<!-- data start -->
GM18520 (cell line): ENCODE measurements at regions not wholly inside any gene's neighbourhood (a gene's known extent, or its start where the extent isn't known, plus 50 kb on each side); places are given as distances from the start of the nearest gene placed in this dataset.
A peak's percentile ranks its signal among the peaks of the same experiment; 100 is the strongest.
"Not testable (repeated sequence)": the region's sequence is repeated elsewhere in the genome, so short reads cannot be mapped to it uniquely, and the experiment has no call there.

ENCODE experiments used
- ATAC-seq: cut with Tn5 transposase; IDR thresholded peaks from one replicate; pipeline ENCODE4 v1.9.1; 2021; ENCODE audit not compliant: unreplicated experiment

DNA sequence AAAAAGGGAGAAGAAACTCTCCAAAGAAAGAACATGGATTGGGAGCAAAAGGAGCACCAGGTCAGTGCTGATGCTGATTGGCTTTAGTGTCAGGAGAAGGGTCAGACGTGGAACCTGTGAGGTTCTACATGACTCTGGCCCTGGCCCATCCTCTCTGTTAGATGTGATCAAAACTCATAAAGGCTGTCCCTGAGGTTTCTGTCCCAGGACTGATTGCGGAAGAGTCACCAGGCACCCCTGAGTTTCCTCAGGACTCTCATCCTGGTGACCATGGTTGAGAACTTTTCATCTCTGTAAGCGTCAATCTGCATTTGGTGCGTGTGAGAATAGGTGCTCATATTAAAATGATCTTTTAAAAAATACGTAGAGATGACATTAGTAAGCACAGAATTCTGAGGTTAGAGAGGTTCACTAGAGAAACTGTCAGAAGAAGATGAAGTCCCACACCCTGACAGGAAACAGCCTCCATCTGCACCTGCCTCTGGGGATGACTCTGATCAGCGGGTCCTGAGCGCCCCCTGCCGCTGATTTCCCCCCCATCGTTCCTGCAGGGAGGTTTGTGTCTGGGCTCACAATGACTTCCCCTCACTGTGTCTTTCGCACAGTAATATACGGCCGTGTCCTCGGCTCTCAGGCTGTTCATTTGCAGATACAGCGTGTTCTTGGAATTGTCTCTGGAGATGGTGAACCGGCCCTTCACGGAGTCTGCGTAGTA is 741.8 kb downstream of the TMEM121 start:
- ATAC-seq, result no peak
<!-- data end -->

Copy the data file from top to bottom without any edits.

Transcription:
GM18520 (cell line): ENCODE measurements at regions not wholly inside any gene's neighbourhood (a gene's known extent, or its start where the extent isn't known, plus 50 kb on each side); places are given as distances from the start of the nearest gene placed in this dataset.
A peak's percentile ranks its signal among the peaks of the same experiment; 100 is the strongest.
"Not testable (repeated sequence)": the region's sequence is repeated elsewhere in the genome, so short reads cannot be mapped to it uniquely, and the experiment has no call there.

ENCODE experiments used
- ATAC-seq: cut with Tn5 transposase; IDR thresholded peaks from one replicate; pipeline ENCODE4 v1.9.1; 2021; ENCODE audit not compliant: unreplicated experiment

DNA sequence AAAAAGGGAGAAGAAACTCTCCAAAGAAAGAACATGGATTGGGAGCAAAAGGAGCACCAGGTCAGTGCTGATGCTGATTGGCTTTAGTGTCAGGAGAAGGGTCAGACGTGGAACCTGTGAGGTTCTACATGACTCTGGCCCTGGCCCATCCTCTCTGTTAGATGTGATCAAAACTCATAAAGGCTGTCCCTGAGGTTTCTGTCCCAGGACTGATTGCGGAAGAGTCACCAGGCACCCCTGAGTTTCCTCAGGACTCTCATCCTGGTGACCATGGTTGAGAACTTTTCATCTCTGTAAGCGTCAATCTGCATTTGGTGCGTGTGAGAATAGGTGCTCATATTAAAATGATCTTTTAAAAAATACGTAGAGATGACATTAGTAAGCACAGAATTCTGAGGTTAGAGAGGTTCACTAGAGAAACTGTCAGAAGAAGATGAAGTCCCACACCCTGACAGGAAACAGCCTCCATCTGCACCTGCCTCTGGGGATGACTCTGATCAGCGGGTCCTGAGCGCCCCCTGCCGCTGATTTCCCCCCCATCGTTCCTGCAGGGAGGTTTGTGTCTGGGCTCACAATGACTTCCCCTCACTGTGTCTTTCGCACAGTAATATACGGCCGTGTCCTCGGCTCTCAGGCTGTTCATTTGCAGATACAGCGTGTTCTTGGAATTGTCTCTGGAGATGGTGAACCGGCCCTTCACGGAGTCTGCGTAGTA is 741.8 kb downstream of the TMEM121 start:
- ATAC-seq, result no peak